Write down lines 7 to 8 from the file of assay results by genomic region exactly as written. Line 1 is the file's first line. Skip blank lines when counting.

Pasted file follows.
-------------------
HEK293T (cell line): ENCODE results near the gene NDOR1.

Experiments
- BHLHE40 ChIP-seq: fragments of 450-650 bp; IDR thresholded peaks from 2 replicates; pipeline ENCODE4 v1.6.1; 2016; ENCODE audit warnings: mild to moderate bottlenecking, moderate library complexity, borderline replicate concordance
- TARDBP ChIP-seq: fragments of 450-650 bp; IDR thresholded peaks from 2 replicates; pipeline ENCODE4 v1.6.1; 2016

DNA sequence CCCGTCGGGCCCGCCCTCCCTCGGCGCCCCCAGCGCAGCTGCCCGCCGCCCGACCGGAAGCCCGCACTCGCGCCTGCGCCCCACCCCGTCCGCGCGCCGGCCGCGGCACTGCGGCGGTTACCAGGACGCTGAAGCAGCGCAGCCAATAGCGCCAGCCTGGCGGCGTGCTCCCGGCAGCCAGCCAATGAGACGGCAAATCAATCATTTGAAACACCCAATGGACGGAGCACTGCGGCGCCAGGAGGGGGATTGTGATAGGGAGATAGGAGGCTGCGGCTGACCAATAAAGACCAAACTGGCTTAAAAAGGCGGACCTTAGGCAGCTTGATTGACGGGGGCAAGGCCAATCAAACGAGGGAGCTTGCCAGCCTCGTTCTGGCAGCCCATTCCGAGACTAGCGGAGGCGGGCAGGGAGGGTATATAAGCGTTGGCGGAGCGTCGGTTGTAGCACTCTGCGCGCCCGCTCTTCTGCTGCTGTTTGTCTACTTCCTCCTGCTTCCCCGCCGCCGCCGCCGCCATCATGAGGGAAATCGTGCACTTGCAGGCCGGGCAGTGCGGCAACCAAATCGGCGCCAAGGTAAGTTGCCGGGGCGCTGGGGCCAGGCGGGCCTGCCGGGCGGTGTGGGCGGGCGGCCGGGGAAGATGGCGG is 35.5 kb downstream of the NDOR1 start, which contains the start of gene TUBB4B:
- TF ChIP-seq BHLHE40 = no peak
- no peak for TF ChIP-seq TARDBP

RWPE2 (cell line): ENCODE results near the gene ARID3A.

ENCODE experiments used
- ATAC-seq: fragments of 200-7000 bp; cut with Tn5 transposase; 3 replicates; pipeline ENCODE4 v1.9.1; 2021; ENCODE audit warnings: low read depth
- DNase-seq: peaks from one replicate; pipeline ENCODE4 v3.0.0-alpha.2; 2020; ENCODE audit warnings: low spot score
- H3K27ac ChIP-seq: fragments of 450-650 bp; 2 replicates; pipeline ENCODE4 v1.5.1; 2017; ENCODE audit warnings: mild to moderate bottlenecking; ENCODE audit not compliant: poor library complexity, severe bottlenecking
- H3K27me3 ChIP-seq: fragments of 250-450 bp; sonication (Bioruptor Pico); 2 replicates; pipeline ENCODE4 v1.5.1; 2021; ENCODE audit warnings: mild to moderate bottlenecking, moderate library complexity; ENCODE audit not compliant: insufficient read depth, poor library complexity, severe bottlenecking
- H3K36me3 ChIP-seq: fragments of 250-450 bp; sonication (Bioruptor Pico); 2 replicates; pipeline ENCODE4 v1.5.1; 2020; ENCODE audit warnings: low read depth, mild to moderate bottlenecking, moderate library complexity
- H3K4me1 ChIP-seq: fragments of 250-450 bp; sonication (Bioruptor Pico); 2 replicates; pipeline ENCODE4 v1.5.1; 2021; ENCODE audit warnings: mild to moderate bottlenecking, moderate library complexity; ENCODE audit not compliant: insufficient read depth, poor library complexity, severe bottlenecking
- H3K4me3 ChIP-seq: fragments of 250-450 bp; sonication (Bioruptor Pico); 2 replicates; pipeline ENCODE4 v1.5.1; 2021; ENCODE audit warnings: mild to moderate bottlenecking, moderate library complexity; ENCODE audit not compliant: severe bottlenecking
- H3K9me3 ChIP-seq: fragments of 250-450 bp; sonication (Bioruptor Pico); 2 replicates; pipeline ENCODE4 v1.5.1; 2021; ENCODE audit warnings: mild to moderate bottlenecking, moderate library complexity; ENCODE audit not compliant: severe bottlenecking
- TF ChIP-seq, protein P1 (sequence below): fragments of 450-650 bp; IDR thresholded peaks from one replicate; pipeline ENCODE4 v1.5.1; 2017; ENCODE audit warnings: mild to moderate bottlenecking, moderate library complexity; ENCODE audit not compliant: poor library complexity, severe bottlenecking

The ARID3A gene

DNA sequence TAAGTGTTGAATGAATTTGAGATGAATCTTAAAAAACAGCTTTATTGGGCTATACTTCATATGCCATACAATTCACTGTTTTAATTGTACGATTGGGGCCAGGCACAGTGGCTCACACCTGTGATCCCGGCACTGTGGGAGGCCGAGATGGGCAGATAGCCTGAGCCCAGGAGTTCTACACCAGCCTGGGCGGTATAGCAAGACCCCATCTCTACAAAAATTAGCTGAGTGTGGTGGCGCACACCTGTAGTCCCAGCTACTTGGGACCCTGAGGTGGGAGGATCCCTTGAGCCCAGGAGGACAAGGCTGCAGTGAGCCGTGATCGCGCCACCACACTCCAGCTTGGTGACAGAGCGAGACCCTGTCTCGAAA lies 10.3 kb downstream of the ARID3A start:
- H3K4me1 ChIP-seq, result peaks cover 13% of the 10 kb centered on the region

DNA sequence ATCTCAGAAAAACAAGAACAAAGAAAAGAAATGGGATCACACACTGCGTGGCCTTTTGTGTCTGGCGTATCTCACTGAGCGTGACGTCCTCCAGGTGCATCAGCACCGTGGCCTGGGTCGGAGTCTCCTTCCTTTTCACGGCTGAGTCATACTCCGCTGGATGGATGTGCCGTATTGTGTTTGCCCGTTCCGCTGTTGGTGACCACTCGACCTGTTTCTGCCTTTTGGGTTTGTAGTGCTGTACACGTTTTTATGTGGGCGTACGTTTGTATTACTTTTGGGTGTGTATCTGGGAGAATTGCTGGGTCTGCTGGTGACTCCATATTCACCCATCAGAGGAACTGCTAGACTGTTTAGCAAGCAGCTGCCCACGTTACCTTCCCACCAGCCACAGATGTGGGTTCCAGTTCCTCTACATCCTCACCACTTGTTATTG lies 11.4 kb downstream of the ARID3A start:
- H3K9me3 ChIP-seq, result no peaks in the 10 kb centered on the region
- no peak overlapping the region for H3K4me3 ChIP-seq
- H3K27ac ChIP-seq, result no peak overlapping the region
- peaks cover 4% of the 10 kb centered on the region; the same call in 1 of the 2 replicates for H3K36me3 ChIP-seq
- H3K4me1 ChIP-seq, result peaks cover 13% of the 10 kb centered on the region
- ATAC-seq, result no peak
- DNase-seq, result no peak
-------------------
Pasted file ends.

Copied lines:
- no peak for TF ChIP-seq TARDBP

RWPE2 (cell line): ENCODE results near the gene ARID3A.